1. Standards are often too strict where they should be more flexible, and often too flexible where they should be more strict. For starters, there's a complete lack of coordination on standards among states. For some odd reason NCLB makes schools accountable to a series of standards without saying what those standards actually are. We have no idea what counts as "proficiency," there's no indication of what sorts of tests should be used. It's utterly bizarre. You could argue, for example, that standards are inappropriate because every school and neighborhood is different. Fine. But if you're going to have broadly accepted standards at all, they might as well be nationwide—it's not like kids in New York need different types of math from kids in Alabama. Meanwhile, schools shouldn't be allowed to fiddle with their own timelines, making it so that all the big achievement gains need to come years in the future.Now some of these things require more money, but not all of them do. What we really need is a calm, good-faith discussion about what sorts of tweaks the law needs, where schools are struggling, what resources states do and don't need, etc. At the moment, though, we have hysterical Democrats on the left, and dishonest Republicans on the right who capriciously slash funding, monkey with the regulations, and pull stunts like Armstrong Williams. Truly a pox on both houses. But notice: As soon as a Democrat who believes in NCLB comes to power, this can all end, and we've got a wonderfully workable, progressive law in the making.
Then there are places where more flexibility would help. Larger and more diverse schools are at greater risk of failing, simply because they have many more demographic subgroups. NCLB doesn't distinguish between a school with one failing subgroup and a school with 20 failing subgroups. Disadvantaged schools should probably be rewarded for making progress, rather than simply for meeting some absolute standard. "Value added" metrics are more appropriate for a law like NCLB, I think. And the law shouldn't punish good schools that take on a lot of weak students. Then there are various problems with how testing cycles are scheduled. But you get the idea. It's all highly tweakable stuff—nothing radical.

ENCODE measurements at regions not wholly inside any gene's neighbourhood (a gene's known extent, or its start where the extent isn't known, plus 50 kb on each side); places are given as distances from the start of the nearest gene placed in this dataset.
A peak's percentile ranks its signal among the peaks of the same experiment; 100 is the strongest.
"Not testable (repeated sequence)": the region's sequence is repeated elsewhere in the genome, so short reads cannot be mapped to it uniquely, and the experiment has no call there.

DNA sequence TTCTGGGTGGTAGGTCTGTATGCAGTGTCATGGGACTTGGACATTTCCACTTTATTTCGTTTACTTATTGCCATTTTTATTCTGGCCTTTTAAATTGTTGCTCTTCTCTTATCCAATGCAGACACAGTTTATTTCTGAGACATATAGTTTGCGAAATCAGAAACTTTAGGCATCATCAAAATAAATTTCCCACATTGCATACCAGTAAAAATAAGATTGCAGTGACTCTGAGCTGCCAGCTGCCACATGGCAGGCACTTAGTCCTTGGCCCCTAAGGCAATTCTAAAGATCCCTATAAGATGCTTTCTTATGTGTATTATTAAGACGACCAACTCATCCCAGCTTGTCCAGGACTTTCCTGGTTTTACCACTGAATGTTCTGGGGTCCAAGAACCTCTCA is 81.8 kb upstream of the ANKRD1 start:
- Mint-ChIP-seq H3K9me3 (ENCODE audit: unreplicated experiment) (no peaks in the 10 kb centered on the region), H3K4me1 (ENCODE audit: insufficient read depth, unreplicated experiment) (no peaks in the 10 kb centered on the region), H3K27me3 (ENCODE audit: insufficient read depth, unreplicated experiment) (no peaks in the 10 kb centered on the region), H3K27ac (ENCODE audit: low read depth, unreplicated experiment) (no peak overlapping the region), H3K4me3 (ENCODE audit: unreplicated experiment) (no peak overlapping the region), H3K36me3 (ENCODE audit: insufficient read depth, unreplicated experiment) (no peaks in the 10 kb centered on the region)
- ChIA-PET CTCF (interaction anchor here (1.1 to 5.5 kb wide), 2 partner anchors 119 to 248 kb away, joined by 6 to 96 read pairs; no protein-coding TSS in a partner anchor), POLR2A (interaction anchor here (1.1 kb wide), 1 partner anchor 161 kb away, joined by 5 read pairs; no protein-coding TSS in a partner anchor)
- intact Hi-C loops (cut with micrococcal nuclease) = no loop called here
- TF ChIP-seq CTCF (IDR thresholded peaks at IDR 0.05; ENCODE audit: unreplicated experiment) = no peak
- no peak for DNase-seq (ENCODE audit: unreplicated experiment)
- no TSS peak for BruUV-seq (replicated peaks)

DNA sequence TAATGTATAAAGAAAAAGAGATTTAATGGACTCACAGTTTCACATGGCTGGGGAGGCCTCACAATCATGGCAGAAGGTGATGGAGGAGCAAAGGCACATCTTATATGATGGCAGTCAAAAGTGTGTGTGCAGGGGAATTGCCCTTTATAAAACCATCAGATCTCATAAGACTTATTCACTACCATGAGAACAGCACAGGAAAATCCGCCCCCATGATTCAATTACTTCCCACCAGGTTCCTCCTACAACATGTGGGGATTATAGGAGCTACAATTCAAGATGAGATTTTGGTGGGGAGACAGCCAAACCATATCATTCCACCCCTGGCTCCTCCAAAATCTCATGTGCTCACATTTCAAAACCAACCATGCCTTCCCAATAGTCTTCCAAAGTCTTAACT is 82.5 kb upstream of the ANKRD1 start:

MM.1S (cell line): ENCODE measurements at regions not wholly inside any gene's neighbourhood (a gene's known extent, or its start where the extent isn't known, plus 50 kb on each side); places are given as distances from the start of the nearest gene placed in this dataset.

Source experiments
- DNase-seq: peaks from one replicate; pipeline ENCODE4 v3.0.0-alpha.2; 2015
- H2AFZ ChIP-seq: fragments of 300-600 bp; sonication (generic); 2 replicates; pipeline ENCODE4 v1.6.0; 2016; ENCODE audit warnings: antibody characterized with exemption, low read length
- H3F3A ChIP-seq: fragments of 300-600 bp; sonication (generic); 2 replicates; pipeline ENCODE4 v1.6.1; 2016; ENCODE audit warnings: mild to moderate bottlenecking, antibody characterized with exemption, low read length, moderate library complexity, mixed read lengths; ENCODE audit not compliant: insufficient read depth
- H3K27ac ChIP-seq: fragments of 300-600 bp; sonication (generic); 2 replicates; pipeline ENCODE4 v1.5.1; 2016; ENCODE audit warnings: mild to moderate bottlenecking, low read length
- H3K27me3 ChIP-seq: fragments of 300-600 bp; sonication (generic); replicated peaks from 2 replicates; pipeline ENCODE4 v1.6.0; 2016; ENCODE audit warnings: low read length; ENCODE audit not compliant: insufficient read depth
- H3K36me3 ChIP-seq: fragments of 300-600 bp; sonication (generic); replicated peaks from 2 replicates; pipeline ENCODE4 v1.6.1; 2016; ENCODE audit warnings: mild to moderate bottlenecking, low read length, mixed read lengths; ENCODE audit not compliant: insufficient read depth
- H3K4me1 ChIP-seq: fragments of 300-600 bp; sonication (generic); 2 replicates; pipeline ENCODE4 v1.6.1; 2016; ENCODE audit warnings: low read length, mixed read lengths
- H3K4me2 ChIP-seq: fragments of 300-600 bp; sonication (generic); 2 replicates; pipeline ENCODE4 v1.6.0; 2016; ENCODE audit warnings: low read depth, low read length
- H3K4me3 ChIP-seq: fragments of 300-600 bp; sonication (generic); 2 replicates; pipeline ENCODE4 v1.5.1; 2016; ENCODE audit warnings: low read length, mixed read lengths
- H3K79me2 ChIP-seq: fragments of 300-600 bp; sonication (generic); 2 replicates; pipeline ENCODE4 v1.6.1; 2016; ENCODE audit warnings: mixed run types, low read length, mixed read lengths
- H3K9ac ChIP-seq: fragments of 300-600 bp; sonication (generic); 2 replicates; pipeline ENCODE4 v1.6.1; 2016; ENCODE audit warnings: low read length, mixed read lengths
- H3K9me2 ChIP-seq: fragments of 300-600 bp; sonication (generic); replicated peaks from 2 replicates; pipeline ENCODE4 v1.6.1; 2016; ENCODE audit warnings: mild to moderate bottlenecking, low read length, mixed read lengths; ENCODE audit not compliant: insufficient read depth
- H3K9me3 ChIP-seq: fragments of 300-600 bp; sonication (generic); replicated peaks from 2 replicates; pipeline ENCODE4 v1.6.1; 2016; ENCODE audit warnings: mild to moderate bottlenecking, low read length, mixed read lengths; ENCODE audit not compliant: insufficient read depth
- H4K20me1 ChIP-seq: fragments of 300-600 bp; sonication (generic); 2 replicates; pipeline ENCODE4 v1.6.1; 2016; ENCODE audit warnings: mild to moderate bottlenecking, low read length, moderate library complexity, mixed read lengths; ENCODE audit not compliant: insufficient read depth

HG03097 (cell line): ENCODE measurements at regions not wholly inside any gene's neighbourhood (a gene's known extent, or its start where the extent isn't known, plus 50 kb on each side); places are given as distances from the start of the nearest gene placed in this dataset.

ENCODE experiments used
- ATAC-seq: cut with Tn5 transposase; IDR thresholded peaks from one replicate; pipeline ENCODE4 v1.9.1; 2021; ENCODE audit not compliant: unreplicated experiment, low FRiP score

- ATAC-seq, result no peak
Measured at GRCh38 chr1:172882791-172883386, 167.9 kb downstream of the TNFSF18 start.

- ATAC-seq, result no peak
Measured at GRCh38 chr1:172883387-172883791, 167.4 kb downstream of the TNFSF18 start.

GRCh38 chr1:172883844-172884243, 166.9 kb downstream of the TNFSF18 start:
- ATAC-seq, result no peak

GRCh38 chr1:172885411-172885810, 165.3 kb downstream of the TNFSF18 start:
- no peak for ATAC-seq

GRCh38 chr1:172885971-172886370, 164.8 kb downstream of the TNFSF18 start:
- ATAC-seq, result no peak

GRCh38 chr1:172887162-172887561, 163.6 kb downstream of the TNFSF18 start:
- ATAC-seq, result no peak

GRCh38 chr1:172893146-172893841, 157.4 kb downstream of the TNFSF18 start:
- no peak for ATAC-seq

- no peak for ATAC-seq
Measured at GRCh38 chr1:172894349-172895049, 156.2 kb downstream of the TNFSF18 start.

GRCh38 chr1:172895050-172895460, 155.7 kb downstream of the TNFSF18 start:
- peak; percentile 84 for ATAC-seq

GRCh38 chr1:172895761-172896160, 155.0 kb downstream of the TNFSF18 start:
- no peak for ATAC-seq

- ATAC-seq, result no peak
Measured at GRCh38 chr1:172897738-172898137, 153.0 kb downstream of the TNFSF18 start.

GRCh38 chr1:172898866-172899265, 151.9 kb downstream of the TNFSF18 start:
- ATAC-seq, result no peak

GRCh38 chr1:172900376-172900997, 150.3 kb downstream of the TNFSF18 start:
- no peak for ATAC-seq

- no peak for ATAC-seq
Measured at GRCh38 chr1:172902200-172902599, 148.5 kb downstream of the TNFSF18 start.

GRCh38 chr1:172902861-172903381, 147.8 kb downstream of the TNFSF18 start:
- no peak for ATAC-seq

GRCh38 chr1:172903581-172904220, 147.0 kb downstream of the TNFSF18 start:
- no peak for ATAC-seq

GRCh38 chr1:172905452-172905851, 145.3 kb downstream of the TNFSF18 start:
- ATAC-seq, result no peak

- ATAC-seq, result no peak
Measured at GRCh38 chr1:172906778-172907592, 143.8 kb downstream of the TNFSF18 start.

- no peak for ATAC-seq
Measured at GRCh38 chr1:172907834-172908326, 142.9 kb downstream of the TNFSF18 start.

2. Too many of the remedy provisions are misguided. If a school fails for two years in a row, the district must allow that school's students some form of public school choice. But a districts with one failing school often has many failing schools, or all failing schools. The choice isn't always there. Wealthy suburban schools may not want your poor, tired, huddled classes. A failing school in North Dakota can't send its students anywhere.
Meanwhile, the incentives for improvement are all wrong. The theory behind NCLB's sanctions and punishments was that schools would feel the heat and start on the path to self-betterment. Not so. A school that starts losing students to its neighbors may welcome the change—and it may even see test scores rise through sheer numbers.
Again, though, this can be easily fixed. On the "lack of choice" problem, Andrew Rotherham has suggested simply increasing the supply of charter schools (though holding them to NCLB's standards). And Marc Tucker and Thomas Toch have suggested that NCLB contain provisions for "assistance teams" of experts to intervene and improve failing schools. In other words, more bureaucrats.